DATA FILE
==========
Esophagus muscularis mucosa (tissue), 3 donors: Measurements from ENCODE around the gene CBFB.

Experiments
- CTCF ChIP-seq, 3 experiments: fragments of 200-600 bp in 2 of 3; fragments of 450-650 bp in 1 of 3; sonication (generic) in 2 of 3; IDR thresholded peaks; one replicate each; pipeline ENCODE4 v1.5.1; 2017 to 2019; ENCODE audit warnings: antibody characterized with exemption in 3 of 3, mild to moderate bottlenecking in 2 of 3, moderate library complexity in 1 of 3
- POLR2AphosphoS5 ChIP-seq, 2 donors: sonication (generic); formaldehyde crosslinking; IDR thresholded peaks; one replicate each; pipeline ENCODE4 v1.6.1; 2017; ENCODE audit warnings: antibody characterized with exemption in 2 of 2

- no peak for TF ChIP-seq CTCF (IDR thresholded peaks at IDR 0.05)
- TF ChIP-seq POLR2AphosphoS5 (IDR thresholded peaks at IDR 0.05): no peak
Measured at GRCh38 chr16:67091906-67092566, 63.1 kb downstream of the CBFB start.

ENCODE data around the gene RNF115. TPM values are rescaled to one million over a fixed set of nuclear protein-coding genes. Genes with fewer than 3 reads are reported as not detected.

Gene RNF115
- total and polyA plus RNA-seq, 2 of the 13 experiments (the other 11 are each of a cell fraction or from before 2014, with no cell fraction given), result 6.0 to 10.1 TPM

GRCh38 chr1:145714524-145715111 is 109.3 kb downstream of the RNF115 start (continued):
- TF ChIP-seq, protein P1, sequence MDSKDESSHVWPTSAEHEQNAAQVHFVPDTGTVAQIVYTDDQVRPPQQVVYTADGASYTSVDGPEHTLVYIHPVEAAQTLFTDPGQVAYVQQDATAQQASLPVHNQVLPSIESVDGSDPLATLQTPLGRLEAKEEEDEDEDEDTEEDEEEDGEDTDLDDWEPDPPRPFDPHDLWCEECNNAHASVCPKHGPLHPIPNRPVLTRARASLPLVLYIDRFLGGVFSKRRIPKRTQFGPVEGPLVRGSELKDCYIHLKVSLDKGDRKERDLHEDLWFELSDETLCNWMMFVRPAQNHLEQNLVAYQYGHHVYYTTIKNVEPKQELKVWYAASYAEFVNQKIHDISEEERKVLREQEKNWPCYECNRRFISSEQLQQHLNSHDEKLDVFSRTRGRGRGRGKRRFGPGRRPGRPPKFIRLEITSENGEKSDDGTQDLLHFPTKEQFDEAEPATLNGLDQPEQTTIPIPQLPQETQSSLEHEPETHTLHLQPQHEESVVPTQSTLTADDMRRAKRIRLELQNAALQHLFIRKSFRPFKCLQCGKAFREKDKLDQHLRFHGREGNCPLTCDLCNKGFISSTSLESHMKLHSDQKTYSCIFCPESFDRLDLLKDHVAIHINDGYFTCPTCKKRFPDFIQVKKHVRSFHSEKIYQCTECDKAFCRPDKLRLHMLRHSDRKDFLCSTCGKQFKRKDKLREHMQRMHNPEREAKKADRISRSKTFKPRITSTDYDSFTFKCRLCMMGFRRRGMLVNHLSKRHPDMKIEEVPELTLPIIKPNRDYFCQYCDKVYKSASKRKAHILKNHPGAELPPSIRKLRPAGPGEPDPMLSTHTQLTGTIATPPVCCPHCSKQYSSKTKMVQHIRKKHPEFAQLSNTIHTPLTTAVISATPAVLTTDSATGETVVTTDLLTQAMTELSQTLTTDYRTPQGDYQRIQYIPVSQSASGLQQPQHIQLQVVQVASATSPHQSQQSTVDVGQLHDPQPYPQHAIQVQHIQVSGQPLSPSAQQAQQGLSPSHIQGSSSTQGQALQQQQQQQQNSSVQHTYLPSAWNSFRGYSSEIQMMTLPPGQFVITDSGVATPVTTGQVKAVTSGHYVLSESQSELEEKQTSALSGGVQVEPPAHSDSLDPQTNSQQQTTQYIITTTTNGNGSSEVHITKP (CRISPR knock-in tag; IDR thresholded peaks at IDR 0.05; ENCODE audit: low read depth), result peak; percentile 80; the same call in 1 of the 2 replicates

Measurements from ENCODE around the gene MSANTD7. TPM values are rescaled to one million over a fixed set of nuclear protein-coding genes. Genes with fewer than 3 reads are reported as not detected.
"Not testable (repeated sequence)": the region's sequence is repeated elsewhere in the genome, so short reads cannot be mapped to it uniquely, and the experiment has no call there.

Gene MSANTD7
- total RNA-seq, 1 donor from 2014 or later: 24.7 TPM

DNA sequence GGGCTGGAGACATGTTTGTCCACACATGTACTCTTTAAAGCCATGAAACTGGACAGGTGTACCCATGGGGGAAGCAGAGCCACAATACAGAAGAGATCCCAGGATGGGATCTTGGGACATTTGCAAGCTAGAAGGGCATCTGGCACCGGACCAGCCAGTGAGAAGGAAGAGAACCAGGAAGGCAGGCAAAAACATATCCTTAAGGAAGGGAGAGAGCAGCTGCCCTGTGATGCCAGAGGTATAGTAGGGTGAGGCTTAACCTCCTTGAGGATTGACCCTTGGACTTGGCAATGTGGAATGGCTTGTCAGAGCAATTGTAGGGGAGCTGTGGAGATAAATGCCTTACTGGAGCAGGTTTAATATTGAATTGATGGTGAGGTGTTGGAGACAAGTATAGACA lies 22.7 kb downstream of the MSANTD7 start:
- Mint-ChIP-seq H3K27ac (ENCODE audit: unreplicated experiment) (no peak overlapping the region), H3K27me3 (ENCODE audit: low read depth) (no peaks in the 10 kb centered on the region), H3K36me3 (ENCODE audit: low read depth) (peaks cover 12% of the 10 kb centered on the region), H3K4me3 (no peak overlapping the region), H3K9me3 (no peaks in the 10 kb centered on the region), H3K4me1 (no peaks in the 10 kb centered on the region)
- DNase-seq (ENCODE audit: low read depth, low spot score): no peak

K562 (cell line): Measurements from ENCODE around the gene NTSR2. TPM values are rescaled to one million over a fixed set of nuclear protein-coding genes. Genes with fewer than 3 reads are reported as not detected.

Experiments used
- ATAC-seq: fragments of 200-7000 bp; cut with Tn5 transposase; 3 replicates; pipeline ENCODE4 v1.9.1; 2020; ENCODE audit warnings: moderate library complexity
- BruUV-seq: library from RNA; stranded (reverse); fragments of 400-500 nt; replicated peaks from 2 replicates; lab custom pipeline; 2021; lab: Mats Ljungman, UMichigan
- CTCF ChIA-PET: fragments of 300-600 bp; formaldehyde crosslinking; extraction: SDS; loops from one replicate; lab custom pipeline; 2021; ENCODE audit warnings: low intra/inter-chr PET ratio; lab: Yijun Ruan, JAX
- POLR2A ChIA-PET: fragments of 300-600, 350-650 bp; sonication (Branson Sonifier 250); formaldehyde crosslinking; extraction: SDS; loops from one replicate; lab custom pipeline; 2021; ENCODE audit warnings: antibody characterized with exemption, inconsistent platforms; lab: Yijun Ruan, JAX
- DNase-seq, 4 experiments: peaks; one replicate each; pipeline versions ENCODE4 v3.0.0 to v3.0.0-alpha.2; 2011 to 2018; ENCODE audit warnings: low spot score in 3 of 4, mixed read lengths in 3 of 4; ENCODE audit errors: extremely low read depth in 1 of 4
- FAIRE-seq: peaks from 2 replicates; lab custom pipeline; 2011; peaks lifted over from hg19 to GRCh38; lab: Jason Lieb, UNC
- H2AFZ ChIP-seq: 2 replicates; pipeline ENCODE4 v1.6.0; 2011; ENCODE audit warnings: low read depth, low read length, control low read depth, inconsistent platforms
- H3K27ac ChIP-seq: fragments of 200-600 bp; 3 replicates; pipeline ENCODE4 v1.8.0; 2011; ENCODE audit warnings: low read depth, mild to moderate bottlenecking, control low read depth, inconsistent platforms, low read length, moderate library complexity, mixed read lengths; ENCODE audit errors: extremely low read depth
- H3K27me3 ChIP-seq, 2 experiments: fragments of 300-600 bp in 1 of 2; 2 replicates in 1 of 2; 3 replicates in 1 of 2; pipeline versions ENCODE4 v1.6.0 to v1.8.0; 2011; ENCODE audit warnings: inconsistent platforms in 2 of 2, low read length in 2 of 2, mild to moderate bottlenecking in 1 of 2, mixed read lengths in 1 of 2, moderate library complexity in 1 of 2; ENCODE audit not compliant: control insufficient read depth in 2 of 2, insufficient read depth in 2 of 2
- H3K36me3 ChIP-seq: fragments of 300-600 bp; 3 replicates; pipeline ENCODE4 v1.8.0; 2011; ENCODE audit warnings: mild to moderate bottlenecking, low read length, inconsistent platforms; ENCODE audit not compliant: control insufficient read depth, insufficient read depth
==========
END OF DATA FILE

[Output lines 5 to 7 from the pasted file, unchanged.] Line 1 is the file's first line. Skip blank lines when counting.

- no peak for TF ChIP-seq CTCF (IDR thresholded peaks at IDR 0.05)
- TF ChIP-seq POLR2AphosphoS5 (IDR thresholded peaks at IDR 0.05): no peak
Measured at GRCh38 chr16:67091906-67092566, 63.1 kb downstream of the CBFB start.